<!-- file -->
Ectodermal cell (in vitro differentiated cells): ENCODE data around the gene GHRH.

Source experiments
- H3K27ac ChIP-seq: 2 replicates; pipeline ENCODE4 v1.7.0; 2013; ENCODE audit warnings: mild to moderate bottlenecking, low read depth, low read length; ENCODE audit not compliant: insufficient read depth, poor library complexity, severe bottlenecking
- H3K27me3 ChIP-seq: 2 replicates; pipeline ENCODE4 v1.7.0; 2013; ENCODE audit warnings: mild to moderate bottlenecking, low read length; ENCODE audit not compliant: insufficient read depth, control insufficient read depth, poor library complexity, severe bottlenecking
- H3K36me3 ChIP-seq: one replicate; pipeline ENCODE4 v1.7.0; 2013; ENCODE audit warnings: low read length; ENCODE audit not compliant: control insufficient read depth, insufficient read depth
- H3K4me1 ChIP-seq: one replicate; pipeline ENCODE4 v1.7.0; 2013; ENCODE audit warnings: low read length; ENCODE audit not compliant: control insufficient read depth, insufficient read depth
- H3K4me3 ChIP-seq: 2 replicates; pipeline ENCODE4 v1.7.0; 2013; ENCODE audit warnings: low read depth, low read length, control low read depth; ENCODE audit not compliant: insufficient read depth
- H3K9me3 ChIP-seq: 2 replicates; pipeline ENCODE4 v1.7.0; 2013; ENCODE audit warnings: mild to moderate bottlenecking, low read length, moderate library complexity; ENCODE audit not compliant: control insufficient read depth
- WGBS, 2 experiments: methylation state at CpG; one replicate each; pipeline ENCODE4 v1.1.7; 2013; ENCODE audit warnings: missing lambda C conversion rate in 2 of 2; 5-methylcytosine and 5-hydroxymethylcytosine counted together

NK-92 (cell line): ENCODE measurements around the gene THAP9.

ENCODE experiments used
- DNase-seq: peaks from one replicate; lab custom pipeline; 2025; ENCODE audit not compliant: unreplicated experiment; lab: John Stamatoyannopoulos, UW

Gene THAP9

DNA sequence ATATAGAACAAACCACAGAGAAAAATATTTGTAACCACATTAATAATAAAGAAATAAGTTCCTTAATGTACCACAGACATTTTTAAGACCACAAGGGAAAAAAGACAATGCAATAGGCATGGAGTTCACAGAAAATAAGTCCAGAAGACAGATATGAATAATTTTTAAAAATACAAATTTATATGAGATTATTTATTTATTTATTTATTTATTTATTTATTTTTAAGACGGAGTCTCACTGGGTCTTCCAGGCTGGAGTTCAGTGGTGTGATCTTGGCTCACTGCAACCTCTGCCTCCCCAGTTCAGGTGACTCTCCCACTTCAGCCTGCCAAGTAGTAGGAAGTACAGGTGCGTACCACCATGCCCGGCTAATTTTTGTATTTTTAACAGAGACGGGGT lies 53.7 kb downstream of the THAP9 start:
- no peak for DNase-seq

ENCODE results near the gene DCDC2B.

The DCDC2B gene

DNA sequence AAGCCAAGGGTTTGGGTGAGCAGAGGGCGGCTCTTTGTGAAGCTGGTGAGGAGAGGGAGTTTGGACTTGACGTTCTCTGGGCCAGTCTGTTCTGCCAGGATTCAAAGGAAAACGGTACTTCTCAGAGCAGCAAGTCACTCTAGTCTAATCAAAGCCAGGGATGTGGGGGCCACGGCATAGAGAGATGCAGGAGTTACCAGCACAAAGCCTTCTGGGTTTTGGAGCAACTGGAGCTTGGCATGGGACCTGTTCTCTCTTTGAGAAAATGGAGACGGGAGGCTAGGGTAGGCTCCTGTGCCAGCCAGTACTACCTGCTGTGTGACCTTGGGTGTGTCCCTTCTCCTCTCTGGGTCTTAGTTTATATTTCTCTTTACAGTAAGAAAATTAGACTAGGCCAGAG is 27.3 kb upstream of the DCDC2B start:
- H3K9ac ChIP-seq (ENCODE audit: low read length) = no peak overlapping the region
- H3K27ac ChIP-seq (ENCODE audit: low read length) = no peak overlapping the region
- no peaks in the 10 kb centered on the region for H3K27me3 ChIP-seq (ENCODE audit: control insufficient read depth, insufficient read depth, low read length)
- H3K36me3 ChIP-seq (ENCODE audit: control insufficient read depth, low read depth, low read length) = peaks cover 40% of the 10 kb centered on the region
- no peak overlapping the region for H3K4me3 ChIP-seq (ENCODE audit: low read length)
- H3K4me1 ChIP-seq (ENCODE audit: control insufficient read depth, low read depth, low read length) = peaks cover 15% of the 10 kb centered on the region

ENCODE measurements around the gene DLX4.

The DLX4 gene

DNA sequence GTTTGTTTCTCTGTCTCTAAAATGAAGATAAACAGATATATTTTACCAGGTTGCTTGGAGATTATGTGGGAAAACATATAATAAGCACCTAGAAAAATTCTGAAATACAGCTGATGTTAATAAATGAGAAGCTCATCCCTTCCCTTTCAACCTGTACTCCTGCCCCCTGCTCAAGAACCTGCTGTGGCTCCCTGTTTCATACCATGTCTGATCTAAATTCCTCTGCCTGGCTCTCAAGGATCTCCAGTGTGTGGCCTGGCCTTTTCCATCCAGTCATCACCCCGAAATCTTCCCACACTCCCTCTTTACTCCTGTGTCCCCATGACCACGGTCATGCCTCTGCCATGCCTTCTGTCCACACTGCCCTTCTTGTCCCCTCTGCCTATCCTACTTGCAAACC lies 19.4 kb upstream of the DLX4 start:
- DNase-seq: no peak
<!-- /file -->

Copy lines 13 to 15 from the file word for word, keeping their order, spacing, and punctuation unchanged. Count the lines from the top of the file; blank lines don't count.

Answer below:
Gene THAP9

DNA sequence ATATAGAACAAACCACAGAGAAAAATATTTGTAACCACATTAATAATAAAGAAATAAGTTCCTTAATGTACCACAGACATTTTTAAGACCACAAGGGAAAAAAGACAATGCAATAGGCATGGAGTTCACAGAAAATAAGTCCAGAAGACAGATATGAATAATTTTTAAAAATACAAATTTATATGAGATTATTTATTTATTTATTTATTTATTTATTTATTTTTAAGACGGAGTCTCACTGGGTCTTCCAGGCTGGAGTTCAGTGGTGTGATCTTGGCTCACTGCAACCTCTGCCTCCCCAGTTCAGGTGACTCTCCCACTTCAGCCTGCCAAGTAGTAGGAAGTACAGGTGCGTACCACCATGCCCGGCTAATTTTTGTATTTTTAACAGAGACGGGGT lies 53.7 kb downstream of the THAP9 start:
- no peak for DNase-seq